In all honesty, that was the last I thought of it until the morning came when I was supposed to actually get on with the recordings. That wretched, slow realisation of disorganisation dawned upon me and I was left with no option but to rummage around in the Foley boxes and hope for the best.

There’s something to be said for abandoning forward thinking and relying on instinct because I swear that all the times I’ve had oodles of time to prepare and consider forthcoming recordings, I tend to accumulate a whole lot of items that get pulled, bashed, shook and snapped, yet never really hit the mark. Over-thinking gets in the way of instinctive imagination, whereas just glancing round the room will transform an umbrella to a yacht’s sail or an old kettle into a steering wheel . In this instance, I was saved by a 50p toy car and the removable wheel from my plastic stacking drawers.

Rubik's Car

The wheel itself was quite thin so weight was gained from the car. I could place the car’s wheels in the grey wheel’s groove and mimic the rotation and slide of a Rubik’s cube. As long as I held the car’s wheels quite tight whist pushing and twisting it against the grey wheel, the rattle remained muted and clacky rather than thin and annoying.

The short film is entitled Puzzled and drifts back to the 1980s when Rubik’s Cubes were the best thing since Etch A Sketch and the ultimate goal was to be the first kid at school to solve it. As a result, there was quite a lot of fiddling with the car and wheel to do, every now and then the car would slip and it would come loose. I was worried this would all be too noisy and the whole recording would sound like a toy shop falling over, however upon playback with a little level reduction, it slotted into place and felt kinda reminiscent of gun handling Foley; utter ridiculous upon solo, however perfectly feel-good when played against the picture.

I think the whole exercise was a bit of a confidence boost. I’ve got a film coming up in a few weeks where I’ll be the only Foley artist in the recording theatre and the temptation to pre-plan and prepare each and every prop has become harder and harder to resist. In reality however, all Foley artists rely on their intuition to find the right materials to create the correct sound with the perfect performance. Easy!

Anyway, I must thank Oliver and Dean for having me in on this project. I rather enjoyed the story, will link it here if it finds its way online, it’s rather endearing. I also love how each project Dean sends my way there’s some lovely leather satchels to record. This is always appreciated mate, especially because I spent a lot of money buying them from vintage stores before discovering the magic of charity shops.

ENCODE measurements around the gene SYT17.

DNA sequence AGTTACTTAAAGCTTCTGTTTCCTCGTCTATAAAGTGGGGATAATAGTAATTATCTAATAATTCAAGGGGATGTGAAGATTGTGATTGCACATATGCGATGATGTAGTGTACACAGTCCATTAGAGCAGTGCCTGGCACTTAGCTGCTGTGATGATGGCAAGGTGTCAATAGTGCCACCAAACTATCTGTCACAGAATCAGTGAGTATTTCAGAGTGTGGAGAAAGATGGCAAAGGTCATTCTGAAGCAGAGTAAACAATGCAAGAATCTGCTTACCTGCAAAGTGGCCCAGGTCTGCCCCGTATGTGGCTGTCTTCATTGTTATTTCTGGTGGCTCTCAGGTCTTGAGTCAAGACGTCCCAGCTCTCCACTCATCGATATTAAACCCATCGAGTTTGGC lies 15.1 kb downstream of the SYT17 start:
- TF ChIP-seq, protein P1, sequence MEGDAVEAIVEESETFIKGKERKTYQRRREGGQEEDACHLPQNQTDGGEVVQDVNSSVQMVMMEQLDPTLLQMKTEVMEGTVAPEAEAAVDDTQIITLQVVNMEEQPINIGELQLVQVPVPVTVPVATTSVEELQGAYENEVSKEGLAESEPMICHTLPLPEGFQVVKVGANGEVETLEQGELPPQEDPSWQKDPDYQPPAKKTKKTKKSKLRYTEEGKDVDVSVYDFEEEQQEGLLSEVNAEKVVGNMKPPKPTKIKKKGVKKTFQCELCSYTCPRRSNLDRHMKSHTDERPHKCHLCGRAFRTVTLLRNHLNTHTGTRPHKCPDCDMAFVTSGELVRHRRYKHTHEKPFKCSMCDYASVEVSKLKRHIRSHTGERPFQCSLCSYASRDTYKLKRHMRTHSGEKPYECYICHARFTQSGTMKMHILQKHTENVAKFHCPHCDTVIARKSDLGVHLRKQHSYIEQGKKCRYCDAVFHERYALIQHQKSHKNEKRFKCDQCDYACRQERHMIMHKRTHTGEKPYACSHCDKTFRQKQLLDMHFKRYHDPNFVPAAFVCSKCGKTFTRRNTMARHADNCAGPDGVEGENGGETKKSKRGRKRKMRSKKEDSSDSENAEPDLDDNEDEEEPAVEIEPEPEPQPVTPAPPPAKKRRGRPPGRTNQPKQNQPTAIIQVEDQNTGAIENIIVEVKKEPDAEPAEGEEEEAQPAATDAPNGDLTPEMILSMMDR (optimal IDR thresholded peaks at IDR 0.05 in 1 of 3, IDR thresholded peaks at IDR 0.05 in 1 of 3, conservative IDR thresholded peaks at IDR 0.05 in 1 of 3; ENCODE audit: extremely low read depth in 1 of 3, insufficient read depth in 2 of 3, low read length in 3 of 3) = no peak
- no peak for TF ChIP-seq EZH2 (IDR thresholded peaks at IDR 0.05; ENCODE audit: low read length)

Both Oliver and Dean are on Twitter. Follow them if you fancy.

Seriously Rubbish Foley

A feature-length documentary I worked on, Trashed,  is going to be up for best documentary award at next week’s Raindance Film Festival in London. This film was refreshing to work on, I was brought in to help sound designer Jack Gillies and dialogue editor Richard Fordham on the project, tracklaying atmospheres and hard effects where necessary. Naturally I waved my hand high in the air and requested, nay demanded any Foley be sent my way.

The documentary produced by Blenheim Films is an investigation into man-made waste and its environmental effect upon the world’s inhabitants. There’s a nice review on Ecocentric for your intrigue. Anyway, the section of the film I was looking after involved a heck of a lot of boats, waves and beaches. Not to mention a good collection of plastic bottles.

I scrambled along with some nice Foley here and there, be it faffing around with items on a trawler deck, scraping a petri dish in a laboratory or the flap of a plastic bag causing a nuisance to an otherwise beautiful landscape. Some items were a little more difficult, I had a pile of langoustine to move around and interact with. With a total absence of anything shell-like to hand, I had to resort to using stones, odd pieces of glass, porcelain and a parsnip.

Other more creative endeavours involved the sound of a sea worm burrowing in sand on the seashore. Can’t quite remember what I used but my hands were definitely covered in a ton of moisturiser in that pass. My hands were pretty soft by the end of it all. I remember having a lot of wet vegetable items for the sound of sea weed. Possibly spring onions, it all smelt a bit unpleasant by the end of the day.

Amongst all this enjoyable mess, Richard contacted me in need of the sound of a man balling a melon in a restaurant scene he was working on. I wasn’t sure if he was joking or not but having scrolled forward, there it was, a close up shot of a man balling a melon with no production sound present. How unusual, for those readers who aren’t sound orientated, watermelons are often or at least historically used to create ‘gore’ sounds by using both the flesh and the juice providing disgusting and effective results.

This surely had to be the first and only time I’d ever needed to do the opposite. Especially when my fridge was completely melon-less. Well it would be wouldn’t it? I sacrificed my pre-planned bolognese meal then grabbed a courgette and tomato with unhealthy intentions.

On his way to the kitchen wandered an intrigued Patch, my flatmate and old Radium colleague who is used to such activities and I kindly volunteered him to perform the deed. Armed with a serrated knife, he scratched at the hard flesh of the courgette for an audible, resistant scrape. We then recorded a few passes of tomato squishes which, without the context of the video, are utterly vile in a whole manner of ways.